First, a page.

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Queens outfly all drones within a quarter mile eliminating inbreeding.
I certainly don't disagree with this but my current queens grandmother / great grandmother flew just as far. I don't believe their breeding with drones from my yard. I also don't believe they can fly far enough to find drones that aren't cousins.
 

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More complex than we know or understand, I believe. Evidence shows it doesn't matter enough to worry about.
 

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Discussion Starter #13
Well, Millenia, they have been doing it for, er, millenia. Bees don't worry about it. I think you can worry about something else.
That's my first inclination but when you think about the fact we are artificially keeping the splits in the same location instead of them swarming and flying away, it makes me wonder about the genetics getting stagnant.
 

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Discussion Starter #14
Queens outfly all drones within a quarter mile eliminating inbreeding.

I've always read this but this means maintaining a healthy drone population in your own apiary will have no bearing on your queens being successfully mated.

But like someone else said, she will be adding genes from multiple drones so I guess each daughter queen could have a different father. As long as none of them mate with my own drones, I guess everything will be fine.

I think I have my brain wrapped around this now. Thanks for talking me through this. :gh:
 

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See the Thread about ferals and managed colonies per square mile in America. There are a lot more colonies of bees out there than you can imagine.
 

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You also have queens mating with multiple drones which adds to genetic diversity.

The downside of genetic diversity is non-reproducibility of traits. As you increase diversity you add and lose some traits.

Tom
 

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And to think drones being welcomed into any hive, some of the time... I wonder if they are just waiting around to see what girl is going on a flight next... perhaps they will cover this at H.A.S. 2014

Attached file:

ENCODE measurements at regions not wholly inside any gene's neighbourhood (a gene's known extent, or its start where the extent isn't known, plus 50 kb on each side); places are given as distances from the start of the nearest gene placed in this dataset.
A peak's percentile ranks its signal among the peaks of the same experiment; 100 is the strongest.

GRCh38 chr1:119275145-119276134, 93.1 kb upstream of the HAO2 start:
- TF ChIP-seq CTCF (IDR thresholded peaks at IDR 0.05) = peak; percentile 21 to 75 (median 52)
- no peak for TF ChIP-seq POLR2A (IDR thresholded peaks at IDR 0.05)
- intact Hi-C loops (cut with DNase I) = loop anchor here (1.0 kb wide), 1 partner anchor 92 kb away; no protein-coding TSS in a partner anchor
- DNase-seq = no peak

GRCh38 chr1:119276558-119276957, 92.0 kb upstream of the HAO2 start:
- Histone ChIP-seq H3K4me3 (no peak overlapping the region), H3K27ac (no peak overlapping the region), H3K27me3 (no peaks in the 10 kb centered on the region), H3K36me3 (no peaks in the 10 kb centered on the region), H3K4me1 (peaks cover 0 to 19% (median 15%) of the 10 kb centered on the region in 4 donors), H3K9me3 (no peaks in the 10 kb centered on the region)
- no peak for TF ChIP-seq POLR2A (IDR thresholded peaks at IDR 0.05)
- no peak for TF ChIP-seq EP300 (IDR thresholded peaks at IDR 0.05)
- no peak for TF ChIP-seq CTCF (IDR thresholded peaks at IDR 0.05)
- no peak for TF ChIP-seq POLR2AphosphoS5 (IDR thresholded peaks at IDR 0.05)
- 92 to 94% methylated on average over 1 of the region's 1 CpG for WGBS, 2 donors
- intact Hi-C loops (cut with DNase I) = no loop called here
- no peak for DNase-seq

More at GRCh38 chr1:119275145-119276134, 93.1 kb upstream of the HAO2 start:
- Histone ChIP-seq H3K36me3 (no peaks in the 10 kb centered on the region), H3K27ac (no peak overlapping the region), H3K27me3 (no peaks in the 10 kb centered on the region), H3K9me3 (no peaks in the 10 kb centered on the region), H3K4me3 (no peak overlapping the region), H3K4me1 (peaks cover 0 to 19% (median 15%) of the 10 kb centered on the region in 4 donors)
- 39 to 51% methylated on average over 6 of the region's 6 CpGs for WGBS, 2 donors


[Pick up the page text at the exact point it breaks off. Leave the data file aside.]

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I'll go against the flow here. I think for most people in most places this is a non issue. But I live in a bee desert. There are no other bees around me that I know of except a bee tree on the neighbor which is a swarm from my hives.
I started with a nuc which raised and bred here. There was another bee tree a half mile away at that time. The first few queens I raised did good. After subsequent generations I'm getting a lot of shotgun brood and earlier supersedures.
I'll have frames that are layed solid with eggs. When capped they will only be about 70% full. I believe this to be a sign of a queen breeding with too many drones that are too close of kin.

Now that I have some outyards I'll take my nucs there for mating flights. I also plan on buying a couple queens a year to get some new blood.
I just looked up Ash Grove, MO. I have a VERY hard time believing that you are in a "bee desert".
 

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I think one would have to use II exclusively and try to produce bees that are inbred before open mated queens showed signs of inbreeding. I forget what it is called, but truly inbred bees will die.
 

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Perhaps bee desert is a little harsh. I know some people keep bees in the ash grove area. I live about five miles from town and before I got bees if I saw a bee working the white clover in the yard it was news.
I've been here 13 years and know of two swarms in the area. I'm pretty well acquainted with most of the neighbors within a few miles and none keep bees to my knowledge.

I'm sure there are some and I'm sure there are some ferrels. But I'm pretty sure after several generations of raising queens they have mated with drones from every hive in flying distance.